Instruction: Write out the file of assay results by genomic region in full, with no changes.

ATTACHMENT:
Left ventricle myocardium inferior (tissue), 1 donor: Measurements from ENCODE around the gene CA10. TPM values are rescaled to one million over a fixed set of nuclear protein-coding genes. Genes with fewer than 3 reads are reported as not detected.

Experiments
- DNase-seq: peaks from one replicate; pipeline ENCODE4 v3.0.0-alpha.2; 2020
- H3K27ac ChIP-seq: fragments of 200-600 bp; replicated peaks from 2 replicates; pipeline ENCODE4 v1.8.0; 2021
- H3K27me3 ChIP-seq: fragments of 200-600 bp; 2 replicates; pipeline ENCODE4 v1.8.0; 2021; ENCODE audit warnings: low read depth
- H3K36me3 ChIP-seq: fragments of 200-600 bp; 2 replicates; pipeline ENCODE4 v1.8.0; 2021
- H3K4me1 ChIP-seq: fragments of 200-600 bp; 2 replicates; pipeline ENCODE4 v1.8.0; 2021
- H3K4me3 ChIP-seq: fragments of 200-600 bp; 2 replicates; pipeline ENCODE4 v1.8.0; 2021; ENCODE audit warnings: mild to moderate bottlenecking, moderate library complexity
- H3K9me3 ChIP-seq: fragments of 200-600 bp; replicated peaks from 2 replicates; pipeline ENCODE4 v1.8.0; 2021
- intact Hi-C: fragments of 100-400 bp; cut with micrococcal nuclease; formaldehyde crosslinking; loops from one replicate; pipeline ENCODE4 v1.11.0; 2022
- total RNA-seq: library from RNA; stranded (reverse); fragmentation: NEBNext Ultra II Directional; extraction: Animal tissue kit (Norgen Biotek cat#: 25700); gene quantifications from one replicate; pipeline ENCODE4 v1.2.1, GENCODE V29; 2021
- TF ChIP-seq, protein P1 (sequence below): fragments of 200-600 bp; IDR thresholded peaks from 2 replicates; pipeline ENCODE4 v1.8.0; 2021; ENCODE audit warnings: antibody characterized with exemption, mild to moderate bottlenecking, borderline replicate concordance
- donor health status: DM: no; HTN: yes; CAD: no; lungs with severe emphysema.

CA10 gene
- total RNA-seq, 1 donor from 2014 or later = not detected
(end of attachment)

Left ventricle myocardium inferior (tissue), 1 donor: Measurements from ENCODE around the gene CA10. TPM values are rescaled to one million over a fixed set of nuclear protein-coding genes. Genes with fewer than 3 reads are reported as not detected.

Experiments
- DNase-seq: peaks from one replicate; pipeline ENCODE4 v3.0.0-alpha.2; 2020
- H3K27ac ChIP-seq: fragments of 200-600 bp; replicated peaks from 2 replicates; pipeline ENCODE4 v1.8.0; 2021
- H3K27me3 ChIP-seq: fragments of 200-600 bp; 2 replicates; pipeline ENCODE4 v1.8.0; 2021; ENCODE audit warnings: low read depth
- H3K36me3 ChIP-seq: fragments of 200-600 bp; 2 replicates; pipeline ENCODE4 v1.8.0; 2021
- H3K4me1 ChIP-seq: fragments of 200-600 bp; 2 replicates; pipeline ENCODE4 v1.8.0; 2021
- H3K4me3 ChIP-seq: fragments of 200-600 bp; 2 replicates; pipeline ENCODE4 v1.8.0; 2021; ENCODE audit warnings: mild to moderate bottlenecking, moderate library complexity
- H3K9me3 ChIP-seq: fragments of 200-600 bp; replicated peaks from 2 replicates; pipeline ENCODE4 v1.8.0; 2021
- intact Hi-C: fragments of 100-400 bp; cut with micrococcal nuclease; formaldehyde crosslinking; loops from one replicate; pipeline ENCODE4 v1.11.0; 2022
- total RNA-seq: library from RNA; stranded (reverse); fragmentation: NEBNext Ultra II Directional; extraction: Animal tissue kit (Norgen Biotek cat#: 25700); gene quantifications from one replicate; pipeline ENCODE4 v1.2.1, GENCODE V29; 2021
- TF ChIP-seq, protein P1 (sequence below): fragments of 200-600 bp; IDR thresholded peaks from 2 replicates; pipeline ENCODE4 v1.8.0; 2021; ENCODE audit warnings: antibody characterized with exemption, mild to moderate bottlenecking, borderline replicate concordance
- donor health status: DM: no; HTN: yes; CAD: no; lungs with severe emphysema.

CA10 gene
- total RNA-seq, 1 donor from 2014 or later = not detected